By Mark McNaught
After 2 years of largely ignoring or laughing off the referendum, the City of London is finally waking up to the fact that the Scots will vote for independence. After all, who wouldn’t choose economic freedom? As with all things financial, they have no misty-eyed illusions of Scottish or British nationalism. They are looking at a bottom line, and Westminster’s bottom has suffered self-inflicted sodomy.
As the following comments make clear, the pound has recently sunk to a low against the dollar based largely on fears of the breakup of the sterling union, not over Scottish independence in itself. According to Reuters, Goldman Sachs economist Kevin Daly held that:
“The UK government’s position is that an independent Scotland would not be able to retain sterling as its currency. Pro-independence campaigners argue that, in the event of a ‘Yes’ vote, the UK government would quickly change its stance because retaining a monetary union would be ‘overwhelmingly’ in its interests.”
“However, in our view, the threat to disband the sterling monetary union with Scotland is credible”
“One of the main lessons from the euro area crisis is that a reasonably high degree of fiscal and/or financial integration is necessary, as a means of effective risk sharing, for a monetary union to work. Without political and fiscal integration, it is difficult to see the rest of the UK agreeing to provide a monetary and financial backstop to Scotland.”
What is also clear is that contrary to what Unionists sadistically hope, any damage inflicted could never be isolated to Scotland. A Westminster-engineered breakup of the sterling union would be the breakup of the pound on the international markets, lobbing off 9% of the population and untold billions in oil revenue from the balance of payments, and assuming at least 9% more debt per capita.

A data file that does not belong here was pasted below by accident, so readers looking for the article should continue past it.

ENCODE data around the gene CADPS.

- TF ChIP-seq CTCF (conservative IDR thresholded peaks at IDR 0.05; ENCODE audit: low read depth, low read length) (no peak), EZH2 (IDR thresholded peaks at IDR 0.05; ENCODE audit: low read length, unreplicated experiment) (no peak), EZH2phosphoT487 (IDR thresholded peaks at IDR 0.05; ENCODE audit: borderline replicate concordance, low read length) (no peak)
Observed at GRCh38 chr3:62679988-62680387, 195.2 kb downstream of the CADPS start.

It is worth reflecting on how monumentally idiotic the currency threat was in the first place. When the story of Scottish independence is written, the folly of threatening to deprive Scots of their own currency will stand out as a deep self-inflicted wound, possibly sealing the demise of the UK. They were willing to risk the reputation of Sterling and UK creditworthiness, such as it is, to cower Scots into voting no. This plan spectacularly backfired.
Word has it that Alistair Darling was instrumental in getting the parties to agree to the threat. That would make twice in the last 7 years that he has been at least partially responsible for tanking the UK economy, and he’s not even in government this time. Why on earth did Balls, Alexander, and Osborne listen to him?
It also demonstrated the reckless blithering incompetence of Westminster politicians. Is this really the best they’ve got? Ed Balls said he would resign as Exchequer if Labour wins in 2015 if a currency union is pursued. Think about that. While there are undoubtedly some competent politicians on Thames, just observe the quality of the cream that rises to the top. Do Scots really want that lot governing them in perpetuity?
Any competent government seeking to convince a constituent territory not to become independent would never make such stupid threats. A competent government would say, “we will make all the convincing arguments we can to encourage Scots to stay within the UK, but it is ultimately their decision.
We will grant their parliament more powers before a referendum, so they know exactly what will follow a ‘no’ vote, and renounce parliamentary supremacy so they can never be withdrawn, with more powers potentially allocated later. However, we will not issue patronising threats to harm their future economic prospects, especially because if we followed through they would harm ours equally” The markets would have respected that and sterling would have remained stable.
Were Westminster’s values even remotely egalitarian, Scots may well have been content to stay within the Union. Obviously, Westminster’s moral compass is pointed in the opposite direction.
This imbroglio also demonstrates that Scotland will be in the drivers seat in negotiations. It will be the r-UK that needs a currency union much more than Scotland. It is the UK which is hopelessly indebted, not Scotland. It is the pound of the r-UK that the markets will punish for breaking up Sterling, not Scotland’s currency outside of a union.
With the immense oil revenue that will accrue, perhaps Scotland could simply not issue bonds nor borrow any money. The billions spent by Westminster on bond interest every year that could be filed in a folder marked ‘not my problem’. What would have been spent on currency investors could be spent on helping normal people improve their lives.
You might get whiplash watching how quickly all three parties make a humiliating u-turn on currency after a ‘yes’ vote. The markets have spoken, and Westminster has only itself to blame.